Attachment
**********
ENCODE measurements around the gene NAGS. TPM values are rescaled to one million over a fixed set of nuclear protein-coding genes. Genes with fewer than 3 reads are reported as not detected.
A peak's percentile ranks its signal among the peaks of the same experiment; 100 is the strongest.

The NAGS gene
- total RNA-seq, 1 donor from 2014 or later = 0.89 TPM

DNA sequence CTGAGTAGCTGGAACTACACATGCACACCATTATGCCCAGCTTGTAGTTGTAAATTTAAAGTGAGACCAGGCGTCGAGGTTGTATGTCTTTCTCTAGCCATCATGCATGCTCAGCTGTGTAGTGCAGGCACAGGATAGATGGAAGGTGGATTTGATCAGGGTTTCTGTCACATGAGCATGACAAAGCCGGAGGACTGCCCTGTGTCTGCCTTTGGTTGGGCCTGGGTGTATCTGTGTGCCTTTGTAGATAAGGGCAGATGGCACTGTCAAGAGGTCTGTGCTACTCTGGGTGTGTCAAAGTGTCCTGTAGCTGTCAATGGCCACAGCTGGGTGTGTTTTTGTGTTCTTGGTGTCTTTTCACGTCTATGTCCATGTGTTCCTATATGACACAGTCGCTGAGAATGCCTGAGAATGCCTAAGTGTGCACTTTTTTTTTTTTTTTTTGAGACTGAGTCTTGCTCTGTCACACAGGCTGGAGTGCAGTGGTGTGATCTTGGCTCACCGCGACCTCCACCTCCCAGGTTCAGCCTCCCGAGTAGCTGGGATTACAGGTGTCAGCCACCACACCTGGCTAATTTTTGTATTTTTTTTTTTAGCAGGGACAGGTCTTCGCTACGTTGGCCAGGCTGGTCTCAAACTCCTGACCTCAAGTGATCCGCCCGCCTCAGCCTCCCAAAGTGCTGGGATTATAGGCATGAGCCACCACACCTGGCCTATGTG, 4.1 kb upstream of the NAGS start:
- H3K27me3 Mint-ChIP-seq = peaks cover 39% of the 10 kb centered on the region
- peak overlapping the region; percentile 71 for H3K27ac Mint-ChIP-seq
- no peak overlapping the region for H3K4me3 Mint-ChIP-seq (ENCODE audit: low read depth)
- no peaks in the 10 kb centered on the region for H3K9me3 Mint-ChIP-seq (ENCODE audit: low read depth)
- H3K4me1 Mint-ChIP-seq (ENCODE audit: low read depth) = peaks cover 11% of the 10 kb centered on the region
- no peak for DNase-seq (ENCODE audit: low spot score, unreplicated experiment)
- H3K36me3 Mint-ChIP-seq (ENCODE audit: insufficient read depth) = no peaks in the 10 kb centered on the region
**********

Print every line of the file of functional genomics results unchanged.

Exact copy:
ENCODE measurements around the gene NAGS. TPM values are rescaled to one million over a fixed set of nuclear protein-coding genes. Genes with fewer than 3 reads are reported as not detected.
A peak's percentile ranks its signal among the peaks of the same experiment; 100 is the strongest.

The NAGS gene
- total RNA-seq, 1 donor from 2014 or later = 0.89 TPM

DNA sequence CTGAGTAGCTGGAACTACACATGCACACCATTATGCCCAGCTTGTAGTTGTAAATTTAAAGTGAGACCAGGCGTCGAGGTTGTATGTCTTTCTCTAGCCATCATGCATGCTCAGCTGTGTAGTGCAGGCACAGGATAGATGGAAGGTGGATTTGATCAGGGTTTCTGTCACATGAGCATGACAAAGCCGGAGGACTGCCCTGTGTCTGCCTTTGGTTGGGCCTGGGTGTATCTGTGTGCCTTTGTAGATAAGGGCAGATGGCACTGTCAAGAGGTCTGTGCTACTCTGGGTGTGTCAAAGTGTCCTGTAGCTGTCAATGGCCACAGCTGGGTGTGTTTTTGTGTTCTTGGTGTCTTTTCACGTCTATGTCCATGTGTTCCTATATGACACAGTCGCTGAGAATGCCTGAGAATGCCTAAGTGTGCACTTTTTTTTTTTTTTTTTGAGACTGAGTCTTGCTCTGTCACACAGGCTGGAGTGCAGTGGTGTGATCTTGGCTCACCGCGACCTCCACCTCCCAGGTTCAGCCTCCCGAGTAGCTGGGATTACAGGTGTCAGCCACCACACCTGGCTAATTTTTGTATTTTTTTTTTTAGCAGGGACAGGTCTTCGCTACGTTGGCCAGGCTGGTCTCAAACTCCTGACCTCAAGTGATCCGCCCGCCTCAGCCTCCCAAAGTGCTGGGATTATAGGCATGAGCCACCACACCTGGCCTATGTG, 4.1 kb upstream of the NAGS start:
- H3K27me3 Mint-ChIP-seq = peaks cover 39% of the 10 kb centered on the region
- peak overlapping the region; percentile 71 for H3K27ac Mint-ChIP-seq
- no peak overlapping the region for H3K4me3 Mint-ChIP-seq (ENCODE audit: low read depth)
- no peaks in the 10 kb centered on the region for H3K9me3 Mint-ChIP-seq (ENCODE audit: low read depth)
- H3K4me1 Mint-ChIP-seq (ENCODE audit: low read depth) = peaks cover 11% of the 10 kb centered on the region
- no peak for DNase-seq (ENCODE audit: low spot score, unreplicated experiment)
- H3K36me3 Mint-ChIP-seq (ENCODE audit: insufficient read depth) = no peaks in the 10 kb centered on the region